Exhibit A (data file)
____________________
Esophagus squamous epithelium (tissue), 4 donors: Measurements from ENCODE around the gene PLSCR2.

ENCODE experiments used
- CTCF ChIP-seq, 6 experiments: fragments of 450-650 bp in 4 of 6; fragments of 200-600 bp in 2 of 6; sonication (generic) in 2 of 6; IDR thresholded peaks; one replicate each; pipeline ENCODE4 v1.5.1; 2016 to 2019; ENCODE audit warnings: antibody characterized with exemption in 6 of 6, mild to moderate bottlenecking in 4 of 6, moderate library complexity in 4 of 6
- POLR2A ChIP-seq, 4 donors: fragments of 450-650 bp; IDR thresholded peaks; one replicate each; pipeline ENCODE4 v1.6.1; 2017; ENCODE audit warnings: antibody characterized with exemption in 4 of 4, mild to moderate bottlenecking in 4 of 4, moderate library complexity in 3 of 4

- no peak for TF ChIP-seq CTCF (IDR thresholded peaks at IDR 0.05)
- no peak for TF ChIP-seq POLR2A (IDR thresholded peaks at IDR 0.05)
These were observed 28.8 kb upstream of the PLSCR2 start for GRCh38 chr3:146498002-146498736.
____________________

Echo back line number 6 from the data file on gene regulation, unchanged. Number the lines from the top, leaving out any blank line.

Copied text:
- no peak for TF ChIP-seq POLR2A (IDR thresholded peaks at IDR 0.05)